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If you're looking to bet big on the "Sleep Economy," then consider Casper

by Dissecting the Markets about a year ago in stocks
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While everyone else was focused on becoming DTC, Casper was focused on positioning itself for something bigger: The Sleep Economy

If you're looking to bet big on the "Sleep Economy," then consider Casper
Photo by Mert Kahveci on Unsplash

Casper's stock hasn't performed well since its IPO. Before the pandemic, the stock was in a downtrend as investors were concerned about the company's cash burn and competition. Then, when the pandemic came, investors started buying the dip, and currently, Casper's IPO investors are near break-even.

This DTC-mattress startup benefited tremendously from the pandemic as many looked to move into a new home and wanted to change the mattress that they currently had for something newer and better.

When Casper was small, it was raising money from celebrities in Hollywood to VCs in Silicon Valley and elsewhere. While Casper has benefited tremendously from all the free advertising that it received from its celebrity investors and from providing other influencers with affiliate opportunities, it has warned investors about the dangers of relying on influencers for marketing. In other words, if influencers start talking bad about Casper's products, then Casper could see its fortunes reverse.

Looking at Casper's business model, you'll find that this DTC brand operates in a lean structure. They are conservative in their plans of opening stores since stores are costly to open and operate. Before, they chose to not have any middlemen. Now, they do business with large retailers like Costco and Target.

Casper is even setting up shops within Bed Bath & Beyond.

Instead of having an army of people doing direct sales with potential customers, Casper spends that money on social media ads. While it does save them a lot of money in wage expenses and other HR-related expenses, it does expose them to the growing cost of social media ads (if you've read my articles about Twitter and Facebook, then you'd understand why social media ads are rising in cost).

While all the other mattress companies focus on mattresses only, Casper is focused on ensuring that it can be positioned to capitalize on the "Sleep Economy." The Sleep Economy is a term that Casper's founders have used to describe an economic phenomenon that could be created in the future once more people start to realize how big the ROI of investing in better sleep would be. Casper is doing everything it can to educate its customers and the public on the importance of sleep quality. People complain about their sleep a lot, especially if they work in the office or at home.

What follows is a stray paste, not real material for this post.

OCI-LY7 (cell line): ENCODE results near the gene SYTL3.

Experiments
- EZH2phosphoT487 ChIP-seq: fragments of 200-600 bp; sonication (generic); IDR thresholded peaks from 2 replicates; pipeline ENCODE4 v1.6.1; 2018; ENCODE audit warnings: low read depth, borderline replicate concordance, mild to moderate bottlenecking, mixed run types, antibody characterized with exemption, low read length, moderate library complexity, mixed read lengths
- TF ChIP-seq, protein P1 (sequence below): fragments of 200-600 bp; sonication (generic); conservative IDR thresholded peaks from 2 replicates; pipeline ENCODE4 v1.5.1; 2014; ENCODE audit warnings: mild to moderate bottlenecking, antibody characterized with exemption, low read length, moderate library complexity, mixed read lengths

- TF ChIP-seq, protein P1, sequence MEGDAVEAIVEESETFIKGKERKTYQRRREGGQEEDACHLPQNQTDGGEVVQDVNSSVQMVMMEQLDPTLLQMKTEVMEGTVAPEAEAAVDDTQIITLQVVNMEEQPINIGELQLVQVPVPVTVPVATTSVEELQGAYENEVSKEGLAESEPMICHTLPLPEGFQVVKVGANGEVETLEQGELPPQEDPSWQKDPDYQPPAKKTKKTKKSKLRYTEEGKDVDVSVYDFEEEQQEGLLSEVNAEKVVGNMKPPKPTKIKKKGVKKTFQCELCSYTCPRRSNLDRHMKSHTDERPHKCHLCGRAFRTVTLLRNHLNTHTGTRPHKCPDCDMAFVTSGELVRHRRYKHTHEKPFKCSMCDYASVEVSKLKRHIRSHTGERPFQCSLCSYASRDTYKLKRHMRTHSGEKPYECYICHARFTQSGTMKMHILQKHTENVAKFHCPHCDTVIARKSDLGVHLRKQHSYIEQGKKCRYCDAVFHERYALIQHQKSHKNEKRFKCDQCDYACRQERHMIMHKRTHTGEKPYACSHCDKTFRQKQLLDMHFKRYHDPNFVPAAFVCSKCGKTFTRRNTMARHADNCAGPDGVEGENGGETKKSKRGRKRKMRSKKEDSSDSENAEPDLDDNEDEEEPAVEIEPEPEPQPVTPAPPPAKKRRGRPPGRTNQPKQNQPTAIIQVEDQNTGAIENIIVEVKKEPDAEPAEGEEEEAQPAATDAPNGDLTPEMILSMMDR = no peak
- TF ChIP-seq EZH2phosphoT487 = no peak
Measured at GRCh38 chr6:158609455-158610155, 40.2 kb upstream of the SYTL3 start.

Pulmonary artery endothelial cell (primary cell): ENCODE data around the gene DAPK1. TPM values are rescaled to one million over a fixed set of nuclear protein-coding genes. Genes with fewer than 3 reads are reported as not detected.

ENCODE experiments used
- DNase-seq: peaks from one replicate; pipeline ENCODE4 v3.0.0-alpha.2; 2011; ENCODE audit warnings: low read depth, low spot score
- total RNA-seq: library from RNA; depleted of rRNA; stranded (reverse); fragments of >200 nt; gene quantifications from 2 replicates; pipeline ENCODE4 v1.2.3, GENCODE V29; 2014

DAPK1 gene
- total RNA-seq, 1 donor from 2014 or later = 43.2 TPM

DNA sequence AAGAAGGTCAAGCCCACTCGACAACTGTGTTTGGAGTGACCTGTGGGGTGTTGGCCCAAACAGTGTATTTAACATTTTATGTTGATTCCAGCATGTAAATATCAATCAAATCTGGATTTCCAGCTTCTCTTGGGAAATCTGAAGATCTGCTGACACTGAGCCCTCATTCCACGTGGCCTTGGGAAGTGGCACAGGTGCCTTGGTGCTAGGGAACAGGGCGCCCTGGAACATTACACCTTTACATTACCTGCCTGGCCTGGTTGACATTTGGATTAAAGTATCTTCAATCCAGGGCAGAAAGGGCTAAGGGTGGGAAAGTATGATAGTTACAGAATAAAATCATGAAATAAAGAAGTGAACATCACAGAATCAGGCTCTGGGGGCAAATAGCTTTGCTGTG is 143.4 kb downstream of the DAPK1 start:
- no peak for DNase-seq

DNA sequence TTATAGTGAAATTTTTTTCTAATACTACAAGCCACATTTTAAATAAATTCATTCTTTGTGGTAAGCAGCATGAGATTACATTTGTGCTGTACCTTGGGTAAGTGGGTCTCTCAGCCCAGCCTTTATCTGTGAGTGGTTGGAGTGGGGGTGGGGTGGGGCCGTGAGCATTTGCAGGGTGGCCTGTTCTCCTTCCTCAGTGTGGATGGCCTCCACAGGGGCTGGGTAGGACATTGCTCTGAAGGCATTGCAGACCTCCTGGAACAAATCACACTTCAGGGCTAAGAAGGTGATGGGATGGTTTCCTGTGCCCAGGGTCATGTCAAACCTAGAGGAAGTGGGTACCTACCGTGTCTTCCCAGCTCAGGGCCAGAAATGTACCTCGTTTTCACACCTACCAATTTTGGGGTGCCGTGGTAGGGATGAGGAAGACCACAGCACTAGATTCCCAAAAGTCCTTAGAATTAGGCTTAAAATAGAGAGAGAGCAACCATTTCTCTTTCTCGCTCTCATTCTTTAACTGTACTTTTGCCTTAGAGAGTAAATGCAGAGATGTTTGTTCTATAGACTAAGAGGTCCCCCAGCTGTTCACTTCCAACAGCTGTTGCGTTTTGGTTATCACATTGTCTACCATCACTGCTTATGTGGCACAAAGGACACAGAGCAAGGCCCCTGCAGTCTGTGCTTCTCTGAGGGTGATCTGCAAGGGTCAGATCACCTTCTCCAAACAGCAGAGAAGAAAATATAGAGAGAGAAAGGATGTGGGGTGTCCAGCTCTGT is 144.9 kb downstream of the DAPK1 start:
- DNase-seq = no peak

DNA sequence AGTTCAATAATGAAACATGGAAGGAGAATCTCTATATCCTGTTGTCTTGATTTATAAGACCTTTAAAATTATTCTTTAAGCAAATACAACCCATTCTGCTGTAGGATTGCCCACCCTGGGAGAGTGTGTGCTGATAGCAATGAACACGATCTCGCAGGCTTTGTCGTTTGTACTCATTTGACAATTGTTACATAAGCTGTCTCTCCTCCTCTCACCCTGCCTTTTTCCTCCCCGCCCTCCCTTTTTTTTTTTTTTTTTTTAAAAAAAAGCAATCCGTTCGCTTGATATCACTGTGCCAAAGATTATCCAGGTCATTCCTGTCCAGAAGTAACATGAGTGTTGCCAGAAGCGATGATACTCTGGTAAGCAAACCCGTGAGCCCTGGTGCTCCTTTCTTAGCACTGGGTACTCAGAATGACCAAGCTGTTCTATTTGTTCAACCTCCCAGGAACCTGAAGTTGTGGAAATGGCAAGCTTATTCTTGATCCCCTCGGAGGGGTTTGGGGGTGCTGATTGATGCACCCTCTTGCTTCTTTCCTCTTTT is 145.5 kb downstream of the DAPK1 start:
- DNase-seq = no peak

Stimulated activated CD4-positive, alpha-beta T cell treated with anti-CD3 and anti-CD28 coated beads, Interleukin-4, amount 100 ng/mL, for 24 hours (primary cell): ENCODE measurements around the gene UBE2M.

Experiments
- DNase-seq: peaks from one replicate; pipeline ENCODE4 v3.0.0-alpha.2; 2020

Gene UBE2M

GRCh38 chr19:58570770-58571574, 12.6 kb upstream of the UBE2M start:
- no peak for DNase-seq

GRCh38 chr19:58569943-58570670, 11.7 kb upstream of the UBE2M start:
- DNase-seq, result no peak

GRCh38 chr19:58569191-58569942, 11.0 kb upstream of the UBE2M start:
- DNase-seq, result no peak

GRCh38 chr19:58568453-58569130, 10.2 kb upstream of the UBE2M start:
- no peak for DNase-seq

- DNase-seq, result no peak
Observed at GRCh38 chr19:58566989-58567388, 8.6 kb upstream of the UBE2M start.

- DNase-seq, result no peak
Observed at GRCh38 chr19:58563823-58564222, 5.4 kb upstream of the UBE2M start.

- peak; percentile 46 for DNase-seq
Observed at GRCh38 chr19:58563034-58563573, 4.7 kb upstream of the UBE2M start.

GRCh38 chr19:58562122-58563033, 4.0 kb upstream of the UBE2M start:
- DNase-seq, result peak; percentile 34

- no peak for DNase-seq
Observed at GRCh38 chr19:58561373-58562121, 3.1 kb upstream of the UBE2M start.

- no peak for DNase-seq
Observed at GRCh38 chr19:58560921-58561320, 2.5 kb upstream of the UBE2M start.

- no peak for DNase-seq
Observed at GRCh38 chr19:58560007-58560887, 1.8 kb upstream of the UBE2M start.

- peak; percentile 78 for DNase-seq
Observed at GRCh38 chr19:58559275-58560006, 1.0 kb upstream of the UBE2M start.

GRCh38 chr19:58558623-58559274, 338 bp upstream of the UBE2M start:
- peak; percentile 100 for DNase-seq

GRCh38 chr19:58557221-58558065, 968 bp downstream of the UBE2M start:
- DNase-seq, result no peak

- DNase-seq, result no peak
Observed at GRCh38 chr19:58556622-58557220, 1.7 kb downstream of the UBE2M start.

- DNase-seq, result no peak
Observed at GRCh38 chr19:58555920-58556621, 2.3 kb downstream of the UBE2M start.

Casper is busy creating products that fulfill the 8 aspects of sleep. Here are the 8 aspects of sleep:

  • Sleep
  • Sound
  • Temperature
  • Humidity
  • Mattresses
  • Bedding
  • Bedtime
  • Wake-up rituals

Part of the Sleep Economy pitch is convincing consumers to change their mattresses more frequently for better health. This can reduce the volatility of the mattress industry since people rarely change their mattresses.

Besides mattresses, Casper is creating pillows, blankets, bed frames, dog beds, mattress protectors, etc. Casper is even looking to create other products that can help people gain better sleep. Some of these products include lighting, sound, scents, temperature, and humidity. For now, one of its only tech products is a Glow bedside lamp.

Interestingly, Casper wants to be the "Nike of Sleep"


I find Casper to be an overlooked startup in the stock market. The company's main bull thesis is the Sleep Economy, which it's doing its best to create by convincing consumers to invest more into their sleep. While selling mattresses in of itself limits the amount of money they make per customer, the creation of newer products while convincing consumers to increase the frequency in which they change their mattress helps Casper reap more revenue from its customers.

Casper was supposed to disrupt the many mattress brands that have an empire of store locations and have an army of salespeople. After learning that they can't sustain the levels of growth that they're looking forward to achieving on their own, they started partnering with the companies that they originally looked forward to disrupting to make their growth more sustainable while boosting brand awareness.

It would be interesting to see Casper 5 years or even 10 years from now. It would be interesting to see people investing more into their sleep. Out of the many mattress companies out there, Casper seems to be the only one that has its sights on the Sleep Economy. Having that vision early could create tremendous value in the future.

With that, I leave you with this: would you invest in gaining better sleep?


About the author

Dissecting the Markets

My views on markets, investment strategies, perspectives on events, etc. usually differ from the mainstream consensus.

*All views expressed in my articles are my own and should be considered opinionated

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